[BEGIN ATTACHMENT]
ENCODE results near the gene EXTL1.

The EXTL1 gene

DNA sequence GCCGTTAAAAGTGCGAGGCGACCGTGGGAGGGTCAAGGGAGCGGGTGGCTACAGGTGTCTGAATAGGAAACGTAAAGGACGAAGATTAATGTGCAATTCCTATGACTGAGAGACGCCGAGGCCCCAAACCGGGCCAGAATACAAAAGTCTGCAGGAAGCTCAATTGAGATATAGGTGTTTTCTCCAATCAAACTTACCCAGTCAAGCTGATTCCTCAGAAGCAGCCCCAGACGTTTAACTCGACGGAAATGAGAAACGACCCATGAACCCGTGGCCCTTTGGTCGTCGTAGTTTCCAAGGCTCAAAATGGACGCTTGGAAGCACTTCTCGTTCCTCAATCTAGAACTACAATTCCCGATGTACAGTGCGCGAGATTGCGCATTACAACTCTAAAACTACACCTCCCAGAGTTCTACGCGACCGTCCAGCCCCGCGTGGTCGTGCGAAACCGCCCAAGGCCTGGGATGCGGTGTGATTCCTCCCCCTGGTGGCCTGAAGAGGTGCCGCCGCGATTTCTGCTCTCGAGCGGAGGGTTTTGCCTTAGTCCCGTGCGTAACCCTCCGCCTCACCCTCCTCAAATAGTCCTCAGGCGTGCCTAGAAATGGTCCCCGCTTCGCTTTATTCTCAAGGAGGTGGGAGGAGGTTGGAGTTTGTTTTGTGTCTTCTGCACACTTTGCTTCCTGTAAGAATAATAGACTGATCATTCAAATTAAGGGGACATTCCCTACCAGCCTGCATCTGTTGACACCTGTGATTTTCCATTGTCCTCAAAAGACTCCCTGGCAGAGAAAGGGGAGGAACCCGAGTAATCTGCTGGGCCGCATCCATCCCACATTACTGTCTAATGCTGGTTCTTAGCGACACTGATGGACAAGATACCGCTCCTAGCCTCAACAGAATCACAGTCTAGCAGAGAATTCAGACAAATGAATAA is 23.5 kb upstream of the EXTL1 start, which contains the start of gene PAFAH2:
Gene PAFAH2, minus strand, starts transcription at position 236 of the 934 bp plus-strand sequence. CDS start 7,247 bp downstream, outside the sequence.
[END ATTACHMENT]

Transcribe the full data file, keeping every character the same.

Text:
ENCODE results near the gene EXTL1.

The EXTL1 gene

DNA sequence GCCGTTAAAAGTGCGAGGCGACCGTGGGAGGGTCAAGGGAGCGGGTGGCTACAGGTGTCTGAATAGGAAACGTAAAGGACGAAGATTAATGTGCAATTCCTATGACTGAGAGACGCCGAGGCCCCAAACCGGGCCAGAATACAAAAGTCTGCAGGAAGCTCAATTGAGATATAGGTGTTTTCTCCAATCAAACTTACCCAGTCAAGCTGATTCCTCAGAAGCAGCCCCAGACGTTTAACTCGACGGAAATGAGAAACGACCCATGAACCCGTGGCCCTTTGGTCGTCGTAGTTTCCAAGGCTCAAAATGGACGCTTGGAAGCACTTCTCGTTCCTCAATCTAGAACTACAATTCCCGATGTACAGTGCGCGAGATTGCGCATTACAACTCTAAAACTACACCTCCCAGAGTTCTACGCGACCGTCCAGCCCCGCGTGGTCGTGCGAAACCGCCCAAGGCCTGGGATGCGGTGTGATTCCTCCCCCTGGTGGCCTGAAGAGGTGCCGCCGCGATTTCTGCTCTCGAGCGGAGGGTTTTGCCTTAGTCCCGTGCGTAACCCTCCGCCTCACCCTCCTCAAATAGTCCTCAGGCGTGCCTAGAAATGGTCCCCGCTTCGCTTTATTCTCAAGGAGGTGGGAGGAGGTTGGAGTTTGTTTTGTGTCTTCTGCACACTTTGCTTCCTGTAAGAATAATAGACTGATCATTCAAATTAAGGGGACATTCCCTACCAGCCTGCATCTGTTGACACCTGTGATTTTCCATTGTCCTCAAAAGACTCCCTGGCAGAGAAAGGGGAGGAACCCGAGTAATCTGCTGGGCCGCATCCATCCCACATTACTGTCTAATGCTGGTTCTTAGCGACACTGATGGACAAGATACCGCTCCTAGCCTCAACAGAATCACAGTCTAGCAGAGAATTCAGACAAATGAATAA is 23.5 kb upstream of the EXTL1 start, which contains the start of gene PAFAH2:
Gene PAFAH2, minus strand, starts transcription at position 236 of the 934 bp plus-strand sequence. CDS start 7,247 bp downstream, outside the sequence.